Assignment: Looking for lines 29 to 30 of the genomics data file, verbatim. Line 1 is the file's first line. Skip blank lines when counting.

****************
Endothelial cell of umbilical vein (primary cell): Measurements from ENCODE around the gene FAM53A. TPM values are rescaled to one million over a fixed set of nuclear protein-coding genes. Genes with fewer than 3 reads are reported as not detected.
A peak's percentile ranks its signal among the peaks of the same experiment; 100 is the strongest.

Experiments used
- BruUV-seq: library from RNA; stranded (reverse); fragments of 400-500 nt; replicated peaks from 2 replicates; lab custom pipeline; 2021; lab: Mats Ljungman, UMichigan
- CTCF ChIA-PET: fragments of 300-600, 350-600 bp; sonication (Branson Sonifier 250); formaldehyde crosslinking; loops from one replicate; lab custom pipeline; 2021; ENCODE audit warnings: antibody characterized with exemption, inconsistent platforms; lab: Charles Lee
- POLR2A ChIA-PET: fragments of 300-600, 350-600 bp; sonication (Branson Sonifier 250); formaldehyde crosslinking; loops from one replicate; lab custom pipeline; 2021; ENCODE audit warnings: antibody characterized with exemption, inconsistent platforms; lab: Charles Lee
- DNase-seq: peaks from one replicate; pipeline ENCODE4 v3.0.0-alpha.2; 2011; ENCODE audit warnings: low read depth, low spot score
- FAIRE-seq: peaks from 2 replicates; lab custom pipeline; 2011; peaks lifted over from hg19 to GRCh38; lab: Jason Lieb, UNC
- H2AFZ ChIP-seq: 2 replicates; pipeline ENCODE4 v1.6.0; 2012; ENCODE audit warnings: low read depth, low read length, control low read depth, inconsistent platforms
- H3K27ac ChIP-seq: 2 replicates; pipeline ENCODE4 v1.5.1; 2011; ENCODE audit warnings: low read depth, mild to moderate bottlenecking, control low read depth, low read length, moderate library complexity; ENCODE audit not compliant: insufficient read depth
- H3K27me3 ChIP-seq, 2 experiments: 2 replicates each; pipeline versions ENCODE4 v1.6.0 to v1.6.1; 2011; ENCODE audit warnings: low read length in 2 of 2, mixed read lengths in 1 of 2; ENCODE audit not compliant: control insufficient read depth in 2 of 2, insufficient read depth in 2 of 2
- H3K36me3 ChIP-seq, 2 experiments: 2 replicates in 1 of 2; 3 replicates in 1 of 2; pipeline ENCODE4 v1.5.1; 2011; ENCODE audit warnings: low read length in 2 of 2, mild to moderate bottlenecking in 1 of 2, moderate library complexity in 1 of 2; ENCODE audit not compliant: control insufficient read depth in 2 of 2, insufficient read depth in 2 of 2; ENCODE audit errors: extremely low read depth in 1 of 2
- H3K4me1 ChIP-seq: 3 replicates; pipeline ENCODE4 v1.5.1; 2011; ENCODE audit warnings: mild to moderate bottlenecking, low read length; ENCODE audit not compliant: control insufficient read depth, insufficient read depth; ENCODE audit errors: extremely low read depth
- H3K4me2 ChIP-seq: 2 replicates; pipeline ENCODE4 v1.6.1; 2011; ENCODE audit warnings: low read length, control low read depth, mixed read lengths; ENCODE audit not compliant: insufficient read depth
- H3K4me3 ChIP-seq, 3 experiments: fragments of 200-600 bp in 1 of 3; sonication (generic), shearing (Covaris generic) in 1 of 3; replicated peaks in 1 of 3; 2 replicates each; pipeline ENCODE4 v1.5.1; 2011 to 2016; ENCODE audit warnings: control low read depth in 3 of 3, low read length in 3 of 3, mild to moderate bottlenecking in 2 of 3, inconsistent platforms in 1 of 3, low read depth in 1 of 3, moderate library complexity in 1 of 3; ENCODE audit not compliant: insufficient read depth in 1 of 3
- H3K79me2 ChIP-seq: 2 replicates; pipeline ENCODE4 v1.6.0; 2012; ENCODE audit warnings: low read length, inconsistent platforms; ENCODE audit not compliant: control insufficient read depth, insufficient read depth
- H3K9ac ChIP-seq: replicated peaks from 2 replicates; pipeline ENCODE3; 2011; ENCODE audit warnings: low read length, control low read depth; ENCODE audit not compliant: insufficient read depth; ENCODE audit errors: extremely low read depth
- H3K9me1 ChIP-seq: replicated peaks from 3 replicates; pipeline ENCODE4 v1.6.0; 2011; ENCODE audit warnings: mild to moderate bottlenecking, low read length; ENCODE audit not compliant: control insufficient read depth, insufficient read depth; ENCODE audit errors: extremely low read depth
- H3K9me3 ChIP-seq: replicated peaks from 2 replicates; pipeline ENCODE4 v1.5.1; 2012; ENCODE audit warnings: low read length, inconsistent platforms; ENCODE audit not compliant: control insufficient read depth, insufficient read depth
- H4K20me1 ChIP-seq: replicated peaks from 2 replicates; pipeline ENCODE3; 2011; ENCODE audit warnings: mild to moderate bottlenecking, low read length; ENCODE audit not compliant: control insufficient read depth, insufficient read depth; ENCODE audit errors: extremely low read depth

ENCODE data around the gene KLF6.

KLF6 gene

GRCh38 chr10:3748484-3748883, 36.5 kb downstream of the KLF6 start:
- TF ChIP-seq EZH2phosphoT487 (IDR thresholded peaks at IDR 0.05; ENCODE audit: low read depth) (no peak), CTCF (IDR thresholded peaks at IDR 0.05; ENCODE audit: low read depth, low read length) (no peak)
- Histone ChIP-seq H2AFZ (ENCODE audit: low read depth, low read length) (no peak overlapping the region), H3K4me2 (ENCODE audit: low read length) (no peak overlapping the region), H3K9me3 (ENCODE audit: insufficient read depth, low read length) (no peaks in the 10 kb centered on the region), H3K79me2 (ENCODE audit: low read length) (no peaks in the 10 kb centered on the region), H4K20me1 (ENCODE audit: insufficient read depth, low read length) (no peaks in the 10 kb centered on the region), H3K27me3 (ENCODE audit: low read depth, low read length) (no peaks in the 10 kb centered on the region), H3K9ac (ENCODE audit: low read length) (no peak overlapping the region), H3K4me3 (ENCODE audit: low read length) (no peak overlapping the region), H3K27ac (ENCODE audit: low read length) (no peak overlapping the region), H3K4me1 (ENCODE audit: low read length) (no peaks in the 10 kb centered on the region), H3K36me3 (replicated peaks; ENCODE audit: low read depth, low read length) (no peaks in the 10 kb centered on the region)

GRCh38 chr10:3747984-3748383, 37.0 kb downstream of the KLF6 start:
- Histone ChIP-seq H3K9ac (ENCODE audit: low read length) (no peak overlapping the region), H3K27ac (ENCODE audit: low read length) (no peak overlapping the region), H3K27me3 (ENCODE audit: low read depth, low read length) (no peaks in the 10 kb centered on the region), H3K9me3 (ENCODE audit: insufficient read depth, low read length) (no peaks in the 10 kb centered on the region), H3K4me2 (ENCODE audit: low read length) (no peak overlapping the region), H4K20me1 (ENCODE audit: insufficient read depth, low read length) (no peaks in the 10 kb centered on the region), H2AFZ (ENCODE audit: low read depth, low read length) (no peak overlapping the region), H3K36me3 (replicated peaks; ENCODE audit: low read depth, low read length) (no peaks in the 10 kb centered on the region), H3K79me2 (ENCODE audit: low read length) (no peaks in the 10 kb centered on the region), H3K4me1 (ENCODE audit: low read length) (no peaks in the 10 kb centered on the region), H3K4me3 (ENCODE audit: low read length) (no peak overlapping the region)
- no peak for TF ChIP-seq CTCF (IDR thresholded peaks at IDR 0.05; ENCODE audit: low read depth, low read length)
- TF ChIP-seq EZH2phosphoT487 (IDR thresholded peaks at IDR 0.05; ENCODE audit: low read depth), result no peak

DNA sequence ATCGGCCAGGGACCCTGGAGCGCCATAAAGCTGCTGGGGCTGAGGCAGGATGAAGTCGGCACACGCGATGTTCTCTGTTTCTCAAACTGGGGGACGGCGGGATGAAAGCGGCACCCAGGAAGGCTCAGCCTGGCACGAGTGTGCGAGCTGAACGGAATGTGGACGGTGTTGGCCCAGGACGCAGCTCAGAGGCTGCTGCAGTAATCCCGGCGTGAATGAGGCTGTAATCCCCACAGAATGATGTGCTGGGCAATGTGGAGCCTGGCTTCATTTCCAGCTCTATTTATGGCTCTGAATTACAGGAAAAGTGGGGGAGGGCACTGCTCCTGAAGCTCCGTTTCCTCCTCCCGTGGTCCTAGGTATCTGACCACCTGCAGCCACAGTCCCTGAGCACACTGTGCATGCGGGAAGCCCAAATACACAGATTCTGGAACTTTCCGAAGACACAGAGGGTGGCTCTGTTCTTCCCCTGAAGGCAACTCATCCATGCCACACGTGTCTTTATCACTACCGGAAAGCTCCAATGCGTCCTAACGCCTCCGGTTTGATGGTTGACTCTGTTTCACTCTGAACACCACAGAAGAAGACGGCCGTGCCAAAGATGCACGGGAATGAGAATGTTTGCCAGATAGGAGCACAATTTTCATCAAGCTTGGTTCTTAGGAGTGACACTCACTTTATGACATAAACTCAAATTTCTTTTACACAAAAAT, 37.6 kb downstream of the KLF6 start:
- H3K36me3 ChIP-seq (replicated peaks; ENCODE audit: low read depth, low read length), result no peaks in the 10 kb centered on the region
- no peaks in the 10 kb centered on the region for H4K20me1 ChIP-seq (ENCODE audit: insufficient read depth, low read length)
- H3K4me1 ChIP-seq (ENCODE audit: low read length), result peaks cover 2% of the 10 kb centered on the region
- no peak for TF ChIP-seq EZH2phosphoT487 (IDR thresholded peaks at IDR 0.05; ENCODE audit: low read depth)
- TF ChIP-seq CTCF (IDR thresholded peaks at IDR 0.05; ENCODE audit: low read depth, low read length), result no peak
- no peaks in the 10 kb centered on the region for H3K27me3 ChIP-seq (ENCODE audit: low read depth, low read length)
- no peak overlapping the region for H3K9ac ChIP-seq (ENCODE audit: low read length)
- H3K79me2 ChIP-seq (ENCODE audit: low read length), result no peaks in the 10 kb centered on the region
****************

- TF ChIP-seq EZH2phosphoT487 (IDR thresholded peaks at IDR 0.05; ENCODE audit: low read depth), result no peak

DNA sequence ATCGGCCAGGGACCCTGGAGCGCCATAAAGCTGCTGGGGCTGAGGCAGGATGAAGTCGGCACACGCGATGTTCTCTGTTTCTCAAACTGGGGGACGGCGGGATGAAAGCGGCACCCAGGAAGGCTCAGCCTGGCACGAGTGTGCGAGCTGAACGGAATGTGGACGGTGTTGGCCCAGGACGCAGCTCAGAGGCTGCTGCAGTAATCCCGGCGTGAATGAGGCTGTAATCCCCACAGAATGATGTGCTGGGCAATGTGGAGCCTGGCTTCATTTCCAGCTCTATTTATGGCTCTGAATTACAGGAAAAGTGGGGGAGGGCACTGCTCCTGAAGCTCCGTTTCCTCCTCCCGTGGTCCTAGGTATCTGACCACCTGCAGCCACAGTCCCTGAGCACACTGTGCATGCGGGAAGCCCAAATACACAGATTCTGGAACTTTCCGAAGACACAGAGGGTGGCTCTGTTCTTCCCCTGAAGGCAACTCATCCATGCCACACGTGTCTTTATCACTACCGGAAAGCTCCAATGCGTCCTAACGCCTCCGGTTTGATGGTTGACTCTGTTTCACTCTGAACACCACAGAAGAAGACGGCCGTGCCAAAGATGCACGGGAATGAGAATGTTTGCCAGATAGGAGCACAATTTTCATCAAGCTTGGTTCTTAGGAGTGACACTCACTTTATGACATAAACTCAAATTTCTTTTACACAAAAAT, 37.6 kb downstream of the KLF6 start: